The National Institute of Virology (NIV) has till Friday received seven samples of suspected Ebola virus disease — from Delhi, Mumbai and Pune. All have tested negative, the latest case being an 18-year-old Nigerian student of UWC Mahindra College in Pune, who was admitted to Naidu hospital on Thursday as a precautionary measure. “The test was negative for Ebola virus disease,” said an NIV official.
Officials at Naidu Infectious Diseases Hospital said the student was suffering from gastroentritis but some of the symptoms were similar to that of Ebola virus disease. “The student’s sample was taken and he was admitted to hospital,” said Dr S T Pardeshi, acting chief medical officer, PMC.
Pelham Lindfield Roberts, head of the UWC Mahindra College — a residential institute offering International Baccalaureate (IB) diploma — said in a statement said students who had returned from West African countries were being monitored three times daily by the college doctor and they sleep in separate single accommodation to cover the 21-day maximum incubation period. “When one of the students reported flu-like symptoms on August 28, it was immediately reported to the state health authorities. The college cooperated in all respects with the health authorities and confirms that the student got clean blood tests and tested negative for the Ebola virus,”Roberts said in the statement.
Symptoms related to Ebola range from onset of fever, intense weakness, muscle pain, headache and sore throat, This is followed by vomiting, diarrhoea, rash, impaired kidney and liver function and in some cases, both internal and external bleeding.
A total of 184 passengers who have travelled to West African countries such as Nigeria, Liberia, Sierra Leone have been screened of whom 45 have returned to Pune and are kept under observation for 21 days — from the time they travelled from West African countries.
The incubation period, or the time interval from infection to onset of symptoms, is from two-21 days, explained state surveillance officer Dr Pradip Awate. Dr H H Chavan deputy director, (Pune circle) said a special health team was monitoring the situation daily. Calls are made twice a day to those under observation at home,” he added.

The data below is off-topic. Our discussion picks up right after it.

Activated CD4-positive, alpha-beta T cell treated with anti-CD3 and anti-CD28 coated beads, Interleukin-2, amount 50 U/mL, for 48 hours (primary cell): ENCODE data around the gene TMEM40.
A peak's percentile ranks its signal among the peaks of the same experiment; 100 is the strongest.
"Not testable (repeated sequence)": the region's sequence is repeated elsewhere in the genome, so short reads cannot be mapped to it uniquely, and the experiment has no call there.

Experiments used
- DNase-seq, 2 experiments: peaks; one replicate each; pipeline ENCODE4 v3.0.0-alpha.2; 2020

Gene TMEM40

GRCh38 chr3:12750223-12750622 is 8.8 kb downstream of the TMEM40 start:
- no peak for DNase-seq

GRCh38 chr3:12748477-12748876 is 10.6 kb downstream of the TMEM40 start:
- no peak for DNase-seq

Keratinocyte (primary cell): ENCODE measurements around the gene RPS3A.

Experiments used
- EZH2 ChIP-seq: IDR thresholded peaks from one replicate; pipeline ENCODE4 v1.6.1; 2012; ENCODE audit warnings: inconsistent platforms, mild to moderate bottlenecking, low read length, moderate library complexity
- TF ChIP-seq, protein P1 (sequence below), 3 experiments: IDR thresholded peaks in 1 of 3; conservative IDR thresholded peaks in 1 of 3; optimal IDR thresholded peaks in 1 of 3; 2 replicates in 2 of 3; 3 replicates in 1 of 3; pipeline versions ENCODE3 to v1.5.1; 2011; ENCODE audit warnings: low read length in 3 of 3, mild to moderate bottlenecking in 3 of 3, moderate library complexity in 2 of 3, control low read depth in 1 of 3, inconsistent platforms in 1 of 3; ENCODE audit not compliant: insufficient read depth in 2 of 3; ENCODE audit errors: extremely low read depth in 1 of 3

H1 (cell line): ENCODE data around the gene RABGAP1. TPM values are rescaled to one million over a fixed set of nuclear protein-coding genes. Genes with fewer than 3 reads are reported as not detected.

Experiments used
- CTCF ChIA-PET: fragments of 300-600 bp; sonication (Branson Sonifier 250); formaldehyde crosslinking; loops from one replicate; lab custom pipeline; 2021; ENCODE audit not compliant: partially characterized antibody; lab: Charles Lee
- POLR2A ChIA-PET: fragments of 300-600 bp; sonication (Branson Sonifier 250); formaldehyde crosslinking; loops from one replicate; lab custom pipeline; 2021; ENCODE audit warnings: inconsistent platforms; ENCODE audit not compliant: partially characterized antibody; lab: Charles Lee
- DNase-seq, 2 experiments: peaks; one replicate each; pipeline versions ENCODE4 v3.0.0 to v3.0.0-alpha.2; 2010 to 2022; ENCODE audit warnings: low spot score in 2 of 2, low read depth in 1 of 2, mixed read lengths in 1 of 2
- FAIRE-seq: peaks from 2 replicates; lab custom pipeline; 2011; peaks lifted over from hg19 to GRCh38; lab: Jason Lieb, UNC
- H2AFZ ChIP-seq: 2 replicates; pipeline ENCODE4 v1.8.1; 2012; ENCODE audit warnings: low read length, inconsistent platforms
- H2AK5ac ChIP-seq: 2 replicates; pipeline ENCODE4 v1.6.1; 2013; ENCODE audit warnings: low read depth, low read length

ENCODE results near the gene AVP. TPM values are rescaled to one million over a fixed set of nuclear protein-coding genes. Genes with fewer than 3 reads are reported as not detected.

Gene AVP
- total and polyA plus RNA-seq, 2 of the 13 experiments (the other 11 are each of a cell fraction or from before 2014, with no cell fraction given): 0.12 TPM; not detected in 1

‘Images of people in protective clothing could heighten panic’
GLOVES and waterproof smocks, goggles, masks, and individual rooms or wards in the hospital) are sufficient to manage most patients (who do not experience haemorrhage or vomiting. Goggles and masks might not even be necessary to speak with conscious patients, as long as a distance of one-two metres is maintained.
Respiratory infection control measures — which have been adopted by most health agencies to deal with the Ebola epidemic in West Africa — are unnecessary, and may ‘heighten panic and fear’ among the public, according to the authors of a letter, published in The Lancet on August 28, and written by Prof Jose M Martin-Moreno from the University of Valencia in Spain, Ebola virus is primarily transmitted through contact with infected patients’ blood, vomit, faeces and other secretions, both direct and indirect, from contaminated needles and other materials.
This usually occurs via close family contact or in healthcare settings and the virus is rarely transmissible via airborne routes. Images of workers in protective clothing may contribute to the panic. If this prompts people to flee affected areas it could increase the spread of infection, the authors have said, calling for rational and efficient use of protective equipment in West Africa.